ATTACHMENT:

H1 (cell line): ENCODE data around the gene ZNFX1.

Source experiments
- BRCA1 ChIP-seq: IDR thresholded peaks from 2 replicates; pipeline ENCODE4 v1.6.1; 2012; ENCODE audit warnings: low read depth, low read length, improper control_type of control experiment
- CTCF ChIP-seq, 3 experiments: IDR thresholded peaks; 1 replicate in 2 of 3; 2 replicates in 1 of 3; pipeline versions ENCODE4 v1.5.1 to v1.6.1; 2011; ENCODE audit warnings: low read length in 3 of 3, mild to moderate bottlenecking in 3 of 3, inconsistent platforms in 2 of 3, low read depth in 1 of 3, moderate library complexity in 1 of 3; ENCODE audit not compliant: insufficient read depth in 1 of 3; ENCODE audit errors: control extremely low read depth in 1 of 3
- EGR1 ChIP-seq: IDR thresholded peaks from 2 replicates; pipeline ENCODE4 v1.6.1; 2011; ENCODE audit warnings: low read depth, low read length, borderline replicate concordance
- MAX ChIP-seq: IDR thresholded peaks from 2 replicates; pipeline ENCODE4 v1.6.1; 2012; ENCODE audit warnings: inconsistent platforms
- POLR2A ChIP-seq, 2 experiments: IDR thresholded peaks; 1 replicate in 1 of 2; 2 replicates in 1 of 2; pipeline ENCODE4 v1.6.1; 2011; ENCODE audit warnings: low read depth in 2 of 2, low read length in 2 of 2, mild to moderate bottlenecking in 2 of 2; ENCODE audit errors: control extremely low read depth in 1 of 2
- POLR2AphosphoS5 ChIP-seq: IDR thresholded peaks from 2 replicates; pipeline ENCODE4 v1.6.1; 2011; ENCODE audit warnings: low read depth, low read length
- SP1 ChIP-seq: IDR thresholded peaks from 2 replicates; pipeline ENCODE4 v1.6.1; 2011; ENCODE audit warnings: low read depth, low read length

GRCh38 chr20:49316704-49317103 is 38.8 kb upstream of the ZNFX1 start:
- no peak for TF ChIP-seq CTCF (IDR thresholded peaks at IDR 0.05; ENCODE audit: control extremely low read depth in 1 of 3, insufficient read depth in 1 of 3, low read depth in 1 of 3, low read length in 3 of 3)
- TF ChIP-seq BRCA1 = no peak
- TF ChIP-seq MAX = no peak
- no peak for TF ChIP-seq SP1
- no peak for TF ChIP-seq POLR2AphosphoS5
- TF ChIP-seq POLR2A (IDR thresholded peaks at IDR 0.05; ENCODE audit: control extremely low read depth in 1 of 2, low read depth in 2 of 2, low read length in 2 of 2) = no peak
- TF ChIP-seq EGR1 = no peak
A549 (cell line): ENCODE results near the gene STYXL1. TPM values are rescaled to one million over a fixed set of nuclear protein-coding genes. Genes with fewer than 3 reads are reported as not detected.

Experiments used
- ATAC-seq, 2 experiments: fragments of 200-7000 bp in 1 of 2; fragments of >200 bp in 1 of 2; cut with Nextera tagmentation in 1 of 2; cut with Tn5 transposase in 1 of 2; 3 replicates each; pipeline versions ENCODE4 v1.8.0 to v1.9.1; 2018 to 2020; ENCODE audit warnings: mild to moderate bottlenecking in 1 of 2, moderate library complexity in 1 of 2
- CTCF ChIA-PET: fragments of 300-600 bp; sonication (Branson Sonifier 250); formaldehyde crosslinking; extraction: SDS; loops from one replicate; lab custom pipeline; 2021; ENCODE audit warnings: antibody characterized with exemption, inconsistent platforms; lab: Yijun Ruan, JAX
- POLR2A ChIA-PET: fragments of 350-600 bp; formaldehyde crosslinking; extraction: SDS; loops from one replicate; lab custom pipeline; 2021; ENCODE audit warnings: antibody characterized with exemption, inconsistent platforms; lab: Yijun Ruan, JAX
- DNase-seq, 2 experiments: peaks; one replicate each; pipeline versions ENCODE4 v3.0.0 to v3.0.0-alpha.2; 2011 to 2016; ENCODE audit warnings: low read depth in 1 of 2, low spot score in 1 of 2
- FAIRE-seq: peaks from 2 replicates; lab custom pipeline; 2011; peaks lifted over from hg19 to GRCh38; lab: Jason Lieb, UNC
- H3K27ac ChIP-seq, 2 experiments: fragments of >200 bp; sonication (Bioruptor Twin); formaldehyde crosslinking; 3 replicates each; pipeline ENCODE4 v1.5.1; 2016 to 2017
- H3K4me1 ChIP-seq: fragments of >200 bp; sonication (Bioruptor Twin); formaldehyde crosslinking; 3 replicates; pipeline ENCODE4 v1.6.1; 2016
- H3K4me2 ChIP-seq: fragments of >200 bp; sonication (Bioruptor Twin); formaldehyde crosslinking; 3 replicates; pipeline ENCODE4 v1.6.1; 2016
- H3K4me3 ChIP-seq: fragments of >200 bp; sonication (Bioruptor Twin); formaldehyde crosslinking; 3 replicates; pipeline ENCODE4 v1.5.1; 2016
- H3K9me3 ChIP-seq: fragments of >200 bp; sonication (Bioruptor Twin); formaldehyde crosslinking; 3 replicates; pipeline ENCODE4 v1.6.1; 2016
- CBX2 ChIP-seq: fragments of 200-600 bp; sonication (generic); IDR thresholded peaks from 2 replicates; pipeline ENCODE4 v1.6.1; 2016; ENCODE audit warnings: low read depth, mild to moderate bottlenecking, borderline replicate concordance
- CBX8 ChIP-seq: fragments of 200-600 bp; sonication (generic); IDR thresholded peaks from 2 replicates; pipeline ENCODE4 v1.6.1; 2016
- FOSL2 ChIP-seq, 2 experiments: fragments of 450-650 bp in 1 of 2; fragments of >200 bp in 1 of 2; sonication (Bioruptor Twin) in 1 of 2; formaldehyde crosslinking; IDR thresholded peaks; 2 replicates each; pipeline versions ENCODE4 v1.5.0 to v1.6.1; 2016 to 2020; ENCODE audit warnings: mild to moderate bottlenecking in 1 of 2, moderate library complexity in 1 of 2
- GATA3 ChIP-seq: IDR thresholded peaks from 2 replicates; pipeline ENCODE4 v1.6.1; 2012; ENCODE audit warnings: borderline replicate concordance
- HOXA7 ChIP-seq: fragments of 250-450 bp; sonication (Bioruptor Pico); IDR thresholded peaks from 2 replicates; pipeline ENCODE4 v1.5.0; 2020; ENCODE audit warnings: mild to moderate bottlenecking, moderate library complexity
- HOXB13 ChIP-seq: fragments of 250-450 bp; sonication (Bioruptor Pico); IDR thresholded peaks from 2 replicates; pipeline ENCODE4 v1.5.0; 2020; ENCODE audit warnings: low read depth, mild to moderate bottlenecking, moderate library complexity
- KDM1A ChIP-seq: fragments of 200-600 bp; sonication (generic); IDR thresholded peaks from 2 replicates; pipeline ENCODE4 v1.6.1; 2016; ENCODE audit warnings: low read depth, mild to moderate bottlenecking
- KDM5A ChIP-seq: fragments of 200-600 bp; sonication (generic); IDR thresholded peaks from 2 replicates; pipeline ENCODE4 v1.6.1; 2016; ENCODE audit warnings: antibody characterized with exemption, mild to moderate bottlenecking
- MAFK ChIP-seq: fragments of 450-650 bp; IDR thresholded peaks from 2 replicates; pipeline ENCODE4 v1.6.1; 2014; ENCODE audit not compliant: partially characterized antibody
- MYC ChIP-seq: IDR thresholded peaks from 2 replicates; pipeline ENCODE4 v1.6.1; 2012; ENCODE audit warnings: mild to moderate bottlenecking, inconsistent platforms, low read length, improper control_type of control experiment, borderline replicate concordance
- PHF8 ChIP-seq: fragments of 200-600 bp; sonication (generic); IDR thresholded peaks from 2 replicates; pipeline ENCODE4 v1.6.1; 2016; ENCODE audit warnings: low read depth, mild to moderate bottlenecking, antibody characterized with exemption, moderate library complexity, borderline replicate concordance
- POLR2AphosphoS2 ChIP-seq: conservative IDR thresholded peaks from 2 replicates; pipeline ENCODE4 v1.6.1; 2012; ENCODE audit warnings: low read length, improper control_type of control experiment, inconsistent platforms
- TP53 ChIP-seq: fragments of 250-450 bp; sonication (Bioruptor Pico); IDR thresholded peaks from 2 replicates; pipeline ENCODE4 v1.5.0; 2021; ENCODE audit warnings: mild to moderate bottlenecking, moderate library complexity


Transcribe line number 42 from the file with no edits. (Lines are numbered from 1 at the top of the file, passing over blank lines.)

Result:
- TP53 ChIP-seq: fragments of 250-450 bp; sonication (Bioruptor Pico); IDR thresholded peaks from 2 replicates; pipeline ENCODE4 v1.5.0; 2021; ENCODE audit warnings: mild to moderate bottlenecking, moderate library complexity